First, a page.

4) If I do decide to go with Brilliant Earth and cannot get ASET images, with an ideal cut, colorless, eye clean diamond with VG-EX polish/symmetry and the other parameters mentioned above, can I be certain that it will still appear brilliant in real life, not just in the website pictures (even if it is not the absolute most brilliant among 3 equally rated diamonds that all look great on the website, as the ASET images would distinguish)? And for these hypothetical diamonds that otherwise seem identical, is price a fair reflection of the true brilliance based on ASET, or is performing ASET not routinely done/taken into account?

    Thank you so much for your assistance. I really appreciate your time and guidance!

  2. Paul Gian-
    July 1, 2018 at 2:29 am

    1) Brilliant Earth is largely a vendor that deals with a virtual inventory and it is very hard to find well cut diamonds at Brilliant Earth. This is due to their sources as well as a general lack of data provided in their listings. When you compare James Allen vs Brilliant Earth, the prices at BE are much more expensive and this is due to their higher profit margins as well as social initiatives. You are directly paying more for your purchase which goes towards the “giving back” to communities. If you are looking for lab created diamonds, Brilliant Earth is the vendor of choice as they specialize in that:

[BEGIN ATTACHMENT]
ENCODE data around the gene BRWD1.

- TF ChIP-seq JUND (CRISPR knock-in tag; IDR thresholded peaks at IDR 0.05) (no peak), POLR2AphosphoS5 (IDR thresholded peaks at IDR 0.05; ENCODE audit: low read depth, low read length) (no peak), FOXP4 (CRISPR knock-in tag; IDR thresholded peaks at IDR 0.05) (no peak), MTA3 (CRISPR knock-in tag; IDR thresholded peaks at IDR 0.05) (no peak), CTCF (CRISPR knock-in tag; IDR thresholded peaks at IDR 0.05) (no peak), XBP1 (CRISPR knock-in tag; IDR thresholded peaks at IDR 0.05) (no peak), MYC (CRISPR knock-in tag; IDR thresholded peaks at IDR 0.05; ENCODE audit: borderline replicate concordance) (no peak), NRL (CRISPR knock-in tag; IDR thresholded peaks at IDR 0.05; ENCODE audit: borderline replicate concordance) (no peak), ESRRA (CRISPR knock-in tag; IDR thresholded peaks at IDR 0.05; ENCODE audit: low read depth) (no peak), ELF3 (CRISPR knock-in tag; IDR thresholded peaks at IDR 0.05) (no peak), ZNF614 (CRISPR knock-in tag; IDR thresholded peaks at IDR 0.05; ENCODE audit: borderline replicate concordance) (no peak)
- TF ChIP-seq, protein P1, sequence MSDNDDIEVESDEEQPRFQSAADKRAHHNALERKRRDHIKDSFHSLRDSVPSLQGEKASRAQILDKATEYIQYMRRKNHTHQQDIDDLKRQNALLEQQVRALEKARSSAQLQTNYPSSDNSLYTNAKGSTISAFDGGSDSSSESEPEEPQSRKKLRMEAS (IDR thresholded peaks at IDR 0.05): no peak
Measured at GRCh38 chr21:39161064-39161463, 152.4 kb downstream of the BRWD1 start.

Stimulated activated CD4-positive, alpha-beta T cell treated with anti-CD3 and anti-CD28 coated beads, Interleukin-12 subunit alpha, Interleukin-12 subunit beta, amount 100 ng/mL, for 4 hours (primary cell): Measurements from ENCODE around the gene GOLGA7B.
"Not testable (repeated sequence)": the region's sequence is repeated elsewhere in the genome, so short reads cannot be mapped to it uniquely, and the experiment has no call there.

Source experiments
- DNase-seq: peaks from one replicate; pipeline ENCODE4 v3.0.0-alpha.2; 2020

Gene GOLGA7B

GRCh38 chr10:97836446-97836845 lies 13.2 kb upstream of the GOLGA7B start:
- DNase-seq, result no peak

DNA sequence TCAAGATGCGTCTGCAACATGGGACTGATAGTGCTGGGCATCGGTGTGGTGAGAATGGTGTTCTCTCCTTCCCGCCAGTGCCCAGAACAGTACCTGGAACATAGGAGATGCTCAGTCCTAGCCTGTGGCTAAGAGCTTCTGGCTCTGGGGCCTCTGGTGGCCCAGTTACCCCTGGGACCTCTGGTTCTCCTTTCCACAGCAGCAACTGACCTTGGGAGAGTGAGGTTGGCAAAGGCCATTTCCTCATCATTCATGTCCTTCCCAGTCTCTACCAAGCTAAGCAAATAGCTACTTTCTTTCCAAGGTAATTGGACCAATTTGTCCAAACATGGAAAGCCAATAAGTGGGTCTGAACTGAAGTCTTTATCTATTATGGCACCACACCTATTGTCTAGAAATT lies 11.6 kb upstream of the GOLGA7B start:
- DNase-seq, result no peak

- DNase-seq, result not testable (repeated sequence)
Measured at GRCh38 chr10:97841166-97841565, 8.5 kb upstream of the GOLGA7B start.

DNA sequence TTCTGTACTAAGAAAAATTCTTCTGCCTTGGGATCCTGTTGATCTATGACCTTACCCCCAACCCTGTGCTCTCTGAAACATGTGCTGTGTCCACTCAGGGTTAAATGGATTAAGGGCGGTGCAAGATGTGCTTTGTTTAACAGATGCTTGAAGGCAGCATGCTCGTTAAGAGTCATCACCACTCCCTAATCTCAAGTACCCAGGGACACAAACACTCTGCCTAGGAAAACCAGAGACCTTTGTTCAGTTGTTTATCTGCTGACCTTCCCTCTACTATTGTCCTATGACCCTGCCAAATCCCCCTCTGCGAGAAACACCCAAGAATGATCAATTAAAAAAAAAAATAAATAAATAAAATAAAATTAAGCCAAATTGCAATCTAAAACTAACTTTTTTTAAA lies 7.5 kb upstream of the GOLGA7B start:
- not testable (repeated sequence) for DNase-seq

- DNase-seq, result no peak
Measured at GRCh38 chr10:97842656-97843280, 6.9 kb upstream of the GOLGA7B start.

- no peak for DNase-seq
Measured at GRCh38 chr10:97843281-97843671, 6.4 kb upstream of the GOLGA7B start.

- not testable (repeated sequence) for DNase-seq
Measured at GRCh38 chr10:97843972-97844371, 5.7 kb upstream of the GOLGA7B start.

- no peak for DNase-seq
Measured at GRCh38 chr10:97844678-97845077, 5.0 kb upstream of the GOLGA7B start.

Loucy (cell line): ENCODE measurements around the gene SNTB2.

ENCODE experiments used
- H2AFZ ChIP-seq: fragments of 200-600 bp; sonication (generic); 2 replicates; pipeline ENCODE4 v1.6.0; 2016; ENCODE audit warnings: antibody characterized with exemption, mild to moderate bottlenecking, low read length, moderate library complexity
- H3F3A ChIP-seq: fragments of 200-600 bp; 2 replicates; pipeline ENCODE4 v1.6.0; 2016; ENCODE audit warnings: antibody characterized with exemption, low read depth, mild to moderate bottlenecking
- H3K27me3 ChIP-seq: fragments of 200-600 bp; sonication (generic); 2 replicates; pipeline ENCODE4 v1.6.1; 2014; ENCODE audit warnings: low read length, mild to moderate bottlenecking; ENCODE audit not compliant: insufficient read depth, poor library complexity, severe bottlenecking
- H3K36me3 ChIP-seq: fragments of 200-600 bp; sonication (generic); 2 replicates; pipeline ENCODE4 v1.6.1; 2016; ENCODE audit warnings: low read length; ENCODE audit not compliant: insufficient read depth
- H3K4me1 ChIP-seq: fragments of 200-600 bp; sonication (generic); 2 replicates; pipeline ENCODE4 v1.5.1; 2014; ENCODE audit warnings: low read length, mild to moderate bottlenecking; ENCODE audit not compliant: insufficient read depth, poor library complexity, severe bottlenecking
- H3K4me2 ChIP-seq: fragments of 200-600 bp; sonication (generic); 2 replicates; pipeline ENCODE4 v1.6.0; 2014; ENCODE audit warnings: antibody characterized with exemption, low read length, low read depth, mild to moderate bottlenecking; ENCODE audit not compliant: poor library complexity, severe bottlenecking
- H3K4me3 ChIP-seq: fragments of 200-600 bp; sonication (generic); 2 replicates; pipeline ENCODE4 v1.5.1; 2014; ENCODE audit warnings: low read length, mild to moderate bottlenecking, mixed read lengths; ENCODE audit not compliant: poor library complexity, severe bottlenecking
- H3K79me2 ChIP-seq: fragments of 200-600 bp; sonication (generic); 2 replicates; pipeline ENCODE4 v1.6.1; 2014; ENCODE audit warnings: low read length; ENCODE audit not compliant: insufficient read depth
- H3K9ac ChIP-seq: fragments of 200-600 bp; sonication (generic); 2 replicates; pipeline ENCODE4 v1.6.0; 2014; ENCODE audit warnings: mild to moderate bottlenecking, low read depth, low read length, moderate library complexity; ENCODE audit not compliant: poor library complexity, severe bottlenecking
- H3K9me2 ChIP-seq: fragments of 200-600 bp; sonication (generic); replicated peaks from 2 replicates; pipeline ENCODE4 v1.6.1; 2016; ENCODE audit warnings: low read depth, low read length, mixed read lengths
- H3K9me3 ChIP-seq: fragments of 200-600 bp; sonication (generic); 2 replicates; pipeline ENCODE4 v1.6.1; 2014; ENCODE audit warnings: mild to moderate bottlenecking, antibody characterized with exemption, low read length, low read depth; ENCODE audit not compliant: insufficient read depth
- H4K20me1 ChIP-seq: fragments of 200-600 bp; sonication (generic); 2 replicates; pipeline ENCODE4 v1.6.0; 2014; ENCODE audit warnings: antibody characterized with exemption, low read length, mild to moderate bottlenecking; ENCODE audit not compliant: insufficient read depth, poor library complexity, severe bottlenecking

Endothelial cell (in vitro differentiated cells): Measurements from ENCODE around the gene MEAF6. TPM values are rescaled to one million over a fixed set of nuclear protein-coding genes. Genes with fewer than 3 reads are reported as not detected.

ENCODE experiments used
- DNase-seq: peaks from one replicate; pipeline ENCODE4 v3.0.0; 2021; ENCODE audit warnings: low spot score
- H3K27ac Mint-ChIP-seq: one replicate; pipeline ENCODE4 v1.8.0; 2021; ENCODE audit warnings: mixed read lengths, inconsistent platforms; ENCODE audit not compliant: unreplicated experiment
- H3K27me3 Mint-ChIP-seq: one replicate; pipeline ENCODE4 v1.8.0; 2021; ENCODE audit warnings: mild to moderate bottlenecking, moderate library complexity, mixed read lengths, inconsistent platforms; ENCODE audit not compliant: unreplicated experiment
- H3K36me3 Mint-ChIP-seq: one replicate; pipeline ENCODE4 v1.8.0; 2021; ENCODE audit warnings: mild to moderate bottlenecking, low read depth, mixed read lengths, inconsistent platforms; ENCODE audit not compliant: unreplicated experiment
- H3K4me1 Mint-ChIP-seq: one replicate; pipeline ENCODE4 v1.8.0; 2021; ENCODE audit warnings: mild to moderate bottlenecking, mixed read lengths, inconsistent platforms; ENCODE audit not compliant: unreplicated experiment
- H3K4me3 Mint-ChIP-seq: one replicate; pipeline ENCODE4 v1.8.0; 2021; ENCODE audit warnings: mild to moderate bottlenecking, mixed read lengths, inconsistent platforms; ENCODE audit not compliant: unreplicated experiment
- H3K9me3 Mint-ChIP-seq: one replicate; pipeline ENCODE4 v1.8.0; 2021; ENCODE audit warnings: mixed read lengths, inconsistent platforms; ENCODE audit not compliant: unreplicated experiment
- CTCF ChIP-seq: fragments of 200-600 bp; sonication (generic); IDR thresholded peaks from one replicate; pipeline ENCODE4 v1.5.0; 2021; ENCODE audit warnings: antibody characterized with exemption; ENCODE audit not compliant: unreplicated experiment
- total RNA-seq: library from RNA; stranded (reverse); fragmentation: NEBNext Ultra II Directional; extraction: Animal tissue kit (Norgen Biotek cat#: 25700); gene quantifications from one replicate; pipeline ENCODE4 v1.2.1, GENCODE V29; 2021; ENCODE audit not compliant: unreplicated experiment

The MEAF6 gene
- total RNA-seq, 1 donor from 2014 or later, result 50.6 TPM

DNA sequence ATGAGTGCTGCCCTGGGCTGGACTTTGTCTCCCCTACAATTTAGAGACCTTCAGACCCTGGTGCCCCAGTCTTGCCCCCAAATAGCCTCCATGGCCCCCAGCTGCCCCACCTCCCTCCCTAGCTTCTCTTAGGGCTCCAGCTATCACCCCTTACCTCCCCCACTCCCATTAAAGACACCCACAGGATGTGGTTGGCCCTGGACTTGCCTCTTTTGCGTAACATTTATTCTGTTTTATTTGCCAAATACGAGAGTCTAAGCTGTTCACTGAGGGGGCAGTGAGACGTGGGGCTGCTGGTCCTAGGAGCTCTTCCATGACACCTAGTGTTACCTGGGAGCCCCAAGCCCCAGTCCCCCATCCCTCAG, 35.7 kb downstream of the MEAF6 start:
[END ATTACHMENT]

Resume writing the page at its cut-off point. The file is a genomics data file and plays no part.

Otherwise, for all other types of diamonds, JA is a fantastic place to shop:

    2) I had explicitly said that those are just general guidelines. What matters most is how the individual facets come together for light performance. Don’t place too much weight on how the proportions mean. But rather, pay attention to tangible data like videos. They reveal more about light performance and cut quality than a piece of paper would.

    3) You can read up on that topic here: For fancy shape diamonds, a girdle thickness of thick or very thick are acceptable. It depends on a case by case basis. The key criteria here is light performance and cut quality. Having too thick of a girdle (i.e. extremely thick) means more weight is trapped in the side profile and this causes the diamond to face up smaller. That’s the disadvantage of having a thicker girdle but on the flip side, you get better protection against chipping.

    4) Prices are largely affected by the 4Cs. A well cut diamond generally costs more than a poorly cut diamond. That said, it’s not a hard and fast rule as subtle differences in other aspects play into prices. Cut is only one aspect that affects pricing and in my opinion, it’s the most important thing that matters when choosing a diamond.

    I did a search for you and would recommend these diamonds: